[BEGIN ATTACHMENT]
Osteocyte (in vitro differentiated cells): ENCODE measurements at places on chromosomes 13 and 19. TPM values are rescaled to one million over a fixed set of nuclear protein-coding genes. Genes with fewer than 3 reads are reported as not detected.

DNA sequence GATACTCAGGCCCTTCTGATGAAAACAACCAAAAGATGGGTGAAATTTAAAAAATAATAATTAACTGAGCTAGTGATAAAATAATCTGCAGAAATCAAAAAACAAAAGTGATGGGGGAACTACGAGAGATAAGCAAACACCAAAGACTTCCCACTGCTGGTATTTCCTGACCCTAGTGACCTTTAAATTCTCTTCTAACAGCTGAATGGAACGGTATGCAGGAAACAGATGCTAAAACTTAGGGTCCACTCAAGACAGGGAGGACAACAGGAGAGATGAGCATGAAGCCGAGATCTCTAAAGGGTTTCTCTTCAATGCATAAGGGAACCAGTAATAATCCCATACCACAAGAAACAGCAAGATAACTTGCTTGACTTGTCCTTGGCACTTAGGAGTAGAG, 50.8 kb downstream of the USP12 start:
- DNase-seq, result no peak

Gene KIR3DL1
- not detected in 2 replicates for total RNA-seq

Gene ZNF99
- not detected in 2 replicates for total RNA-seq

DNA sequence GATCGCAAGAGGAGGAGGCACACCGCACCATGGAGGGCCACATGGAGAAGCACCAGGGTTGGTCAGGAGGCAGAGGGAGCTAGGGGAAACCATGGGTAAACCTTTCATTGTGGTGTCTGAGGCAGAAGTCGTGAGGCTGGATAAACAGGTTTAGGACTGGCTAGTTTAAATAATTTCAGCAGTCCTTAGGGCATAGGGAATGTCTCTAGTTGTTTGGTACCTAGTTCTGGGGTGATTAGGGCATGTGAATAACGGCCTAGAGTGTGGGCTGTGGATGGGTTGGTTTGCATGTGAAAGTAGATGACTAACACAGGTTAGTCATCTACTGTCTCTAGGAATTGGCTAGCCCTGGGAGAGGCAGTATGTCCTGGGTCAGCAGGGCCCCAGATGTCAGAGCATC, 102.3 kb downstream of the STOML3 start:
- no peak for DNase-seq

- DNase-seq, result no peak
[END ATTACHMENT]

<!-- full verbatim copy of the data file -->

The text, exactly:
Osteocyte (in vitro differentiated cells): ENCODE measurements at places on chromosomes 13 and 19. TPM values are rescaled to one million over a fixed set of nuclear protein-coding genes. Genes with fewer than 3 reads are reported as not detected.

DNA sequence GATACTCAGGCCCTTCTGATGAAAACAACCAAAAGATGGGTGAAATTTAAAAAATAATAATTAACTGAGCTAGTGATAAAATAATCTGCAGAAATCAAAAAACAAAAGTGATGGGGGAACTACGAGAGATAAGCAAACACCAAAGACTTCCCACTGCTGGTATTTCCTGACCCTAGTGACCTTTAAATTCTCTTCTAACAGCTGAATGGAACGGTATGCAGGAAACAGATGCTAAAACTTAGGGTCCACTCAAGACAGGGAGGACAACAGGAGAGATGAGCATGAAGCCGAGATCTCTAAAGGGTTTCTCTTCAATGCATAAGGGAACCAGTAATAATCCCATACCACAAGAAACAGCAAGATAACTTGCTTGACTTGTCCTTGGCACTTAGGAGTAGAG, 50.8 kb downstream of the USP12 start:
- DNase-seq, result no peak

Gene KIR3DL1
- not detected in 2 replicates for total RNA-seq

Gene ZNF99
- not detected in 2 replicates for total RNA-seq

DNA sequence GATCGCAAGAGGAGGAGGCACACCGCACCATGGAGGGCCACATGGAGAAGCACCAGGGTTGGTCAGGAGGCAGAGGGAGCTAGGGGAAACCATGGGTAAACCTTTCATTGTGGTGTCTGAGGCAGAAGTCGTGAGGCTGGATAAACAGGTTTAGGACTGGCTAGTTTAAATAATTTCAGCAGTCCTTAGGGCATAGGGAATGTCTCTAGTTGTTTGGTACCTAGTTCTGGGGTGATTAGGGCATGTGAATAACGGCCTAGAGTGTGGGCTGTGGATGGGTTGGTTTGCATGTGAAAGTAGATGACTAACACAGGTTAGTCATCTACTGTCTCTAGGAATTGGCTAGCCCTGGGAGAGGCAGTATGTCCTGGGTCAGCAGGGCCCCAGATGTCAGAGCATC, 102.3 kb downstream of the STOML3 start:
- no peak for DNase-seq

- DNase-seq, result no peak